The days of long lines, liquid bans and pat-downs at airport security may come to an end if a new Homeland Security-funded project, the Future Attribute Screening Technology, is successful.
The security system uses sensors to pick up natural signals emanating from bodies, such as heart rate, eye movement, body temperature and breathing rate. The system can analyze the physiological signs and then determine the likelihood that a passenger will commit acts of violence — a revolutionary attempt to reduce the incidence of racial profiling and screener bias at the airport.
Its creators claim it will help TSA agents decipher which individuals need secondary screening, making the entire security process more time efficient. Preliminary tests in which actors played the roles of regular travelers and terrorists have shown the system picked up which individuals were dangerous and needed extra screening 78 percent of the time.
Project managers hope to raise the percentage after analyzing the results of the first tests and want to have the program running error-free and ready for field testing by 2011.
Because FAST is not based on an individual’s physical appearance, but uses biological factors in making its judgment, every passenger is given equal consideration. This would be a triumph for the screening process, as FAST attempts to remove any possible bias or racial profiling that might be inherent in the current screening system.
The variety of sensors includes many state of the art devices to gather body signals. An electronic sensory balancing board is used for passengers to stand on while being asked questions by security staff.
The system records the movements made on the board and computes them along with other sensory information for the passenger. Other sensors include thermal devices that measure body heat and eye-safe lasers that gather information on a passenger’s rate of blinking and pupil dilation.
Despite the potential success FAST can bring in terms of airport safety, many have voiced concerns over what they see as an invasion of privacy.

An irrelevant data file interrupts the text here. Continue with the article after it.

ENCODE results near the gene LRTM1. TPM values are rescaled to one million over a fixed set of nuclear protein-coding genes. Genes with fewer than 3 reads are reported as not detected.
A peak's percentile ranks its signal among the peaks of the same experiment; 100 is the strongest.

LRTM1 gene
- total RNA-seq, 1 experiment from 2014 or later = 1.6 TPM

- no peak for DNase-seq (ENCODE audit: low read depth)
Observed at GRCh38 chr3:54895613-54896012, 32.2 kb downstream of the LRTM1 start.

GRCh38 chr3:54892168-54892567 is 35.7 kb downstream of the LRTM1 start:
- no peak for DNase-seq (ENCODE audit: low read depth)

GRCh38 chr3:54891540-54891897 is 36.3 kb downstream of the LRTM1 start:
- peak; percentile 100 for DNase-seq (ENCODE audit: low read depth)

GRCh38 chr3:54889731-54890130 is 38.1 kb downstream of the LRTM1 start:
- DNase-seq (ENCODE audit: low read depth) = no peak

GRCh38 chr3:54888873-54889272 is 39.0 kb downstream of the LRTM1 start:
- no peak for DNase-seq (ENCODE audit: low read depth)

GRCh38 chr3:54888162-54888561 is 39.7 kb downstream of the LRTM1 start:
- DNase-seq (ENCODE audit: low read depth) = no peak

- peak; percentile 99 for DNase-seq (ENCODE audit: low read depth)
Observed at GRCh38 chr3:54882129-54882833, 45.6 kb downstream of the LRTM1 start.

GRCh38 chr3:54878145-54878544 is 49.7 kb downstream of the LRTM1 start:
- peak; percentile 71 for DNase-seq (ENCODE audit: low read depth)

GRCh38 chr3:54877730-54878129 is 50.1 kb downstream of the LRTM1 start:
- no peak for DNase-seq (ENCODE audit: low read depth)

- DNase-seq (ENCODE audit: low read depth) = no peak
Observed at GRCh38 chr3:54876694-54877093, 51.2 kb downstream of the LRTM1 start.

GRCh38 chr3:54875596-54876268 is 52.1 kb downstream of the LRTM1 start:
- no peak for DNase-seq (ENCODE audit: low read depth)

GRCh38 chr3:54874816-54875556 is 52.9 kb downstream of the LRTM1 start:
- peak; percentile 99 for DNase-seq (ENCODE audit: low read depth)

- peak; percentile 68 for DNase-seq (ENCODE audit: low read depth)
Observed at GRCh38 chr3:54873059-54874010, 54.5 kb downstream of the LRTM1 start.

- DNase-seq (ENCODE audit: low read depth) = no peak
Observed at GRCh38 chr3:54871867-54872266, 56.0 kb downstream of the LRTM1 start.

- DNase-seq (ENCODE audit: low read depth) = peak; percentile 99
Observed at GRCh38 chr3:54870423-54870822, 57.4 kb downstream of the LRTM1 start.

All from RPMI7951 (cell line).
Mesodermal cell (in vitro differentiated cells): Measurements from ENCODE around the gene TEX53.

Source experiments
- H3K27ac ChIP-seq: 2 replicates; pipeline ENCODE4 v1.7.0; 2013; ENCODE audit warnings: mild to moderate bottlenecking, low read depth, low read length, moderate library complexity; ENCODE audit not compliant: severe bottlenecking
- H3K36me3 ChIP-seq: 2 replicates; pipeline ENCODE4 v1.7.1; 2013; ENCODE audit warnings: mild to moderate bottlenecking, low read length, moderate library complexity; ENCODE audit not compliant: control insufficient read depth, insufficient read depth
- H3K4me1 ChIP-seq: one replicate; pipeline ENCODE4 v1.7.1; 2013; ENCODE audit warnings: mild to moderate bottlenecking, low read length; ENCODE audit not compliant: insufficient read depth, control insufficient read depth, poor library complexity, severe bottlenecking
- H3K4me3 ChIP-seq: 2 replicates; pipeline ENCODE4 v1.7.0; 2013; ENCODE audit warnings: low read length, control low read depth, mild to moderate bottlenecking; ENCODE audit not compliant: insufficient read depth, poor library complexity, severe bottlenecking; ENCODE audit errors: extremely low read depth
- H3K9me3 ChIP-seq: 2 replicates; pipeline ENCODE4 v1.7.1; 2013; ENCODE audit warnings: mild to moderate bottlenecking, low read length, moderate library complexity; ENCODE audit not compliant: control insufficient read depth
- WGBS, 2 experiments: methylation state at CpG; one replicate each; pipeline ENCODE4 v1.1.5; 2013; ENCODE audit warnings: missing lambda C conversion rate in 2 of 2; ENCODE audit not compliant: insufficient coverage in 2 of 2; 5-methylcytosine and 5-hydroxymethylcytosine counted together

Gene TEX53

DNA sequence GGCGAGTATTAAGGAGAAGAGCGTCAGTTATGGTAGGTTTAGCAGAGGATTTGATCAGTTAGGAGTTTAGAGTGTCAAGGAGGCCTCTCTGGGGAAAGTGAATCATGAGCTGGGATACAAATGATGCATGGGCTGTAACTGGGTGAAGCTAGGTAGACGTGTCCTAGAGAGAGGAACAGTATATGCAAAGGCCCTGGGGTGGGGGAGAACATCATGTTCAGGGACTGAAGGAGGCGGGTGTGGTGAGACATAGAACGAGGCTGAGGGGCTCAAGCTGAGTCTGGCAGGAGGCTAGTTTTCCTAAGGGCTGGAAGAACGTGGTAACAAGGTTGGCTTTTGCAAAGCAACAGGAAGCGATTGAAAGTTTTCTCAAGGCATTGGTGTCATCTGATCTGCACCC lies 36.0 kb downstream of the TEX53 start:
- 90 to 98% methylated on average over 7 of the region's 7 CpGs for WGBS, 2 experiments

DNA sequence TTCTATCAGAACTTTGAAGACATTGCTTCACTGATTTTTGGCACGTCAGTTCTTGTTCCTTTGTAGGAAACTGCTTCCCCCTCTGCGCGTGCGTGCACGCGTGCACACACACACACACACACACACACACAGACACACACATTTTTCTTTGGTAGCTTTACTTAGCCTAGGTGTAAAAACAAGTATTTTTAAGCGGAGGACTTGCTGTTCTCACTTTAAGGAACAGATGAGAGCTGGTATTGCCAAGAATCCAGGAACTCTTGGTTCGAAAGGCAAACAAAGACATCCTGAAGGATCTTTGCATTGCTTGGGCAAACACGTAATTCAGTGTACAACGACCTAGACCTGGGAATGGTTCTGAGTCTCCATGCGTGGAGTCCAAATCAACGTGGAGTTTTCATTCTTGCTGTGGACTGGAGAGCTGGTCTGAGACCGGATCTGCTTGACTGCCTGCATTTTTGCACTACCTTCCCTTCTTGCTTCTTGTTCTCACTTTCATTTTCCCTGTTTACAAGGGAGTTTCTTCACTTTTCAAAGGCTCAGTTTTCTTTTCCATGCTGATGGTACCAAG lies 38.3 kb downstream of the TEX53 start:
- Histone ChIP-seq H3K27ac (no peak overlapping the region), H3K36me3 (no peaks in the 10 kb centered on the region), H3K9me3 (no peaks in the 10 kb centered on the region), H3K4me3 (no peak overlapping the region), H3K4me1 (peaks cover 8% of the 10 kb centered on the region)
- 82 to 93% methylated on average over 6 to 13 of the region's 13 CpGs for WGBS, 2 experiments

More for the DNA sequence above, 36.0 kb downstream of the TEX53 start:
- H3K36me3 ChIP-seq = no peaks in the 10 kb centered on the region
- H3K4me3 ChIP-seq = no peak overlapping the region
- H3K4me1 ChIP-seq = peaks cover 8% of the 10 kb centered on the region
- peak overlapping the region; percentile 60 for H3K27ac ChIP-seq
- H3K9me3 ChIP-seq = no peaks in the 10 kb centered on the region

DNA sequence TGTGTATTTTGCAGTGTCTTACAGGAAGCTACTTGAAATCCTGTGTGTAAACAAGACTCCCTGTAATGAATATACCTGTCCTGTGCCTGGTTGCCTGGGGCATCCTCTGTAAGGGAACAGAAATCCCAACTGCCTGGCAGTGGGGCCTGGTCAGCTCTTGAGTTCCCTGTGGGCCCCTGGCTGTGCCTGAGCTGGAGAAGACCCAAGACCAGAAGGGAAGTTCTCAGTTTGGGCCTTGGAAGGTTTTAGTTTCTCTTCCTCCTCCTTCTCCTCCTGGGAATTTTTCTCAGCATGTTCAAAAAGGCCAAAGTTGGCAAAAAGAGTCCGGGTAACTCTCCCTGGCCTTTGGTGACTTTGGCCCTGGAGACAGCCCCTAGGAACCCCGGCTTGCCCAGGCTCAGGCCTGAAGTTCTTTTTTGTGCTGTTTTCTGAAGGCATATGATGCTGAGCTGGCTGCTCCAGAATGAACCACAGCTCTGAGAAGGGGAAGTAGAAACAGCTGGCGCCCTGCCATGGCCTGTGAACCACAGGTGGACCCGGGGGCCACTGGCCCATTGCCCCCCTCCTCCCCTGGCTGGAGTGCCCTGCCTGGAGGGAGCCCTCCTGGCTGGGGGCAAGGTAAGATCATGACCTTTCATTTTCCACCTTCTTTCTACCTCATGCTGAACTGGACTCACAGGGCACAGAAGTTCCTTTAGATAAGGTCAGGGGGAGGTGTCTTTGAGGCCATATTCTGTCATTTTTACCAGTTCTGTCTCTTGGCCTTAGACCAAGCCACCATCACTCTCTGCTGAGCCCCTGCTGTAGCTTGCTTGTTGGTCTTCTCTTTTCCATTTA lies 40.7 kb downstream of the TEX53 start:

“Nobody has the right to look at my intimate bodily functions, my breathing, my perspiration rate, my heart rate, from afar,” said Joe Stanley of the American Civil Liberties Union in an interview with CNN.
Stanley also noted that FAST could potentially reveal physical flaws or illnesses that passengers would rather keep private.
FAST project manager Robert Burns responded to the privacy concerns by saying that the information gathered is not stored or linked to a specific identity, but rather is only revealed to the screener if the information indicates a high threat level.
“We’re looking at signals you give off naturally,” he said in an interview with CNN. “We’re not asking for any personal information. We’re not asking anything about you.”
The TSA is not the only organization coming up with creative answers to security threats. The Los Angeles Times reported Monday that the Transportation Security Laboratory devotes its time to dreaming up easily hidden explosive devices, and figuring out how to test for them in airports.
Since the attacks of 9/11, terrorists have tried using bombs in shoes — which resulted in the requirement that all passengers take off their shoes to have them X-rayed. Terrorists have also tried to smuggle liquid explosives on planes; now there is a ban on carrying more than 3 oz. of liquid on board.
It has always been security that has modified itself after a threat was exposed, but finally security is thinking ahead, not in retrospect.
In the case of the TSA, however, the technological developments are doubly impressive for their intent to remove personal bias.
FAST is an innovative program that is fit to combat the threats in the 21st century. Rather than stick to old methods of security investigation that center around the use of outdated metal detectors, old-fashioned pat-downs and racial profiling, the methods FAST uses to pick out threatening passengers are based on scientific and bodily evidence.
Unfortunately, airport security today relies somewhat on arbitrary determinants. FAST, on the other hand, has the capability to judge passengers equally based on natural human functions, creating a more objective approach to safety.
It’s time to take the next step in airport security.
Angad Singh is a sophomore majoring in international relations and communication.